Thursday, January 12, 2012


      It's been a sad-ish few days around the old parsonage, dear reader.  I've not been able to write - turned out Laptop's condition was far more serious than originally thought.Indeed, in the end - well, not the VERY END - the doc, breaking with standard protocol, made a house call.  And he wasn't alone.  Rather, as he is also on staff at the School of Teckie-ology, he had asked - before setting out in the ETS (Emergency Technician Savior) bus, whether he could bring an intern-in-training along.  Of course I dared not object.  Firstly, (and my apologies if that is not a word) you know/should know that I am a champion of clinical experience in the education process.  And - the honest albeit selfish motivating factor - Laptop's condition was deteriorating.  I had already prepared Desktop for the worst when I was with him fetching email. Thought it best.  And now a fledgling healer would be exposed to his first challenging emergency.  What could I do?  You know what they say, "Man proposes, God disposes.". (You remember "They", the users of phrases like, "when I was 'coming up'".  Goes to show this group of pundits can also, on occasion, be profound.
      (You know/have no way of knowing, when I studied - at Georgetown U., I was always struck by the choice of words used by its membership when describing - anecdotally or on patient data templates - the patient/patient's condition. Twenty years later, when one of our daughters matriculated through the very same program, two significant changes prevailed: Four credits of Statistics was required - Color me grateful to be a living anachronism - and "patient" was taboo, "client" now the politically correct terminology -Color me in black avec veiled chapeau.
       By way of example, the patient was not "having" or "in" pain but rather "complains of pain" (c/o).  At the outset, then, our hapless, suffering patient is pre-cast as 'The Complainer' who whines, bitches, demands - runs the gamut of demanding/inappropriate modes of expression EVEN if he's an above-the-knee-amputee who is unable to 'run' at all.)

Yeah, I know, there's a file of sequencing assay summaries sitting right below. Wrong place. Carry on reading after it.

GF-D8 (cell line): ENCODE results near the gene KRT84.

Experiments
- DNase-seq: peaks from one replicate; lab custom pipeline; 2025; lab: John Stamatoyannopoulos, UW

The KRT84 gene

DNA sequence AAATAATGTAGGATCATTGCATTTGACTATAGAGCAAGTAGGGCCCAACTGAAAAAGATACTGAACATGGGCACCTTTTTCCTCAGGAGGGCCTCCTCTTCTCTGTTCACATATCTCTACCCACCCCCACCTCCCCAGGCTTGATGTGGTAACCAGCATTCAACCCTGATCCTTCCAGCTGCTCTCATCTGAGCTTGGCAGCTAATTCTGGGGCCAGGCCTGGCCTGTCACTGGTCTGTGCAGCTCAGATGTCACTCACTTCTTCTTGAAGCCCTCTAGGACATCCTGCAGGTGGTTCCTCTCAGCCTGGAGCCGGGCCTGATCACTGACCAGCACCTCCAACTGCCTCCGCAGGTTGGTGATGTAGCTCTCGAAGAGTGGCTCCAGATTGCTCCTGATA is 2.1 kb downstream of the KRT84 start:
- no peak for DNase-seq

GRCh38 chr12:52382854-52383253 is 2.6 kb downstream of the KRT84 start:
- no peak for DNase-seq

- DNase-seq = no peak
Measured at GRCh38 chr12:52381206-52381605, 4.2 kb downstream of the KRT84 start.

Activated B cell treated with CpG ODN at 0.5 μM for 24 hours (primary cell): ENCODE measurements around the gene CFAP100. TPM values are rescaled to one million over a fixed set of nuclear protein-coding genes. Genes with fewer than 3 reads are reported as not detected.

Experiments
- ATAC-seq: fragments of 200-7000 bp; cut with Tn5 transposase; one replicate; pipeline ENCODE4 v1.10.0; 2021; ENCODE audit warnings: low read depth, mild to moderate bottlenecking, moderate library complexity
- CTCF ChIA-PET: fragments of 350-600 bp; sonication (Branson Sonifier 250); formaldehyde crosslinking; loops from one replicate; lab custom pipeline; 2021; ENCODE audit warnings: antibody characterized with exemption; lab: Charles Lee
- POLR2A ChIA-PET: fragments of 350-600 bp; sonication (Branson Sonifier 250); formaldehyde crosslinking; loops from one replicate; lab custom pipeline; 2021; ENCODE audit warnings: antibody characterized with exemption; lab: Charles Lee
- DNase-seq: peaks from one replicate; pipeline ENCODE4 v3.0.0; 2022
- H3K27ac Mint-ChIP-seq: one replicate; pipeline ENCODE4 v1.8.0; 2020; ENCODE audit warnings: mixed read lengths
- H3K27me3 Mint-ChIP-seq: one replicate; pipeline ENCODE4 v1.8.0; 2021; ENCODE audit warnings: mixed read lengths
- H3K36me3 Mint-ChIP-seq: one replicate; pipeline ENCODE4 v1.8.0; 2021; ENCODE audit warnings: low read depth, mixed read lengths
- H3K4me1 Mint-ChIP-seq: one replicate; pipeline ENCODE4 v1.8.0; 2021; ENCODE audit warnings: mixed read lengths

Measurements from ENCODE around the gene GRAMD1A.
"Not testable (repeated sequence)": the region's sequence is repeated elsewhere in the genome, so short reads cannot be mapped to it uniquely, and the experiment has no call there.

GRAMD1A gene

Laptop had not been running well for a few weeks.  It had been showing ("presenting with") signs and symptoms ("sxs and sxs") which this observer intuitively associated with pain - displaying prompt after (p) prompt, attempting to 'install' tray applications, only to fail at the task for lack of required disks (CD-ROM) during the start-up process; (I quickly learned to cancel the attempt as soon as I saw the prompt.  I mean, why re-enforce an obviously ailing Laptop's experience of failure?) a fiendish memo informing me that "Microsoft Office 2003 is corrupted", also during start-up and, the most humiliating/damaging sx for Laptop as well as the most eviscerating sx for me - the inability to access the Internet.  Laptop had been exiled from the fold;  I had been cut-off from family, friends, business associates, clients (LAW clients - I no longer practice the art of nursing which deals with patients.) and potentially important updates as well as definitely important help in curing this pathology.  And, I might add, (you knew I would) during ALL of this trauma, not a 'peep' from Laptop.  Never complained; 'sucked it up', as they, our new comrade-in-penning, say. Sadly, this would be the intern's (his name is Christian) first exposure to an on-site attempt at resuscitation.  And even though his mentor, Mike's, skills, knowledge and experience are without equal, Christian was unwittingly about to be launched to the lions.
      (Of course, there was a class of medical nomenclature which was benign in addition to having the same Druidic security encoding as the malignant.  I give you "PND" - which I interpreted as 'post nasal drip' on my first in-hospital cardiac patient assignment.  I quickly learned via my clinical instructor's acuity, that it meant "paroxysmal nocturnal dyspnea" or intermittent attacks of difficulty breathing during the patient's sleeping hours; "SOB" was was not what I was thinking with attendant embarrassment, but rather 'shortnes of breath'; "ataxia" referred NOT to how the patient arrived at the hospital, but problems with balance and coordination; "Hx" was the patient's past medical history, NOT a poorly-scribed prescription; "appy" - NOT the patient's pet.  He'd had an appendectomy in the past; "PAT" - NOT his wife but 'paroxysmal atrial tachycardia (as chatted up in today's TV ads by the doctor/actor in the white lab coat).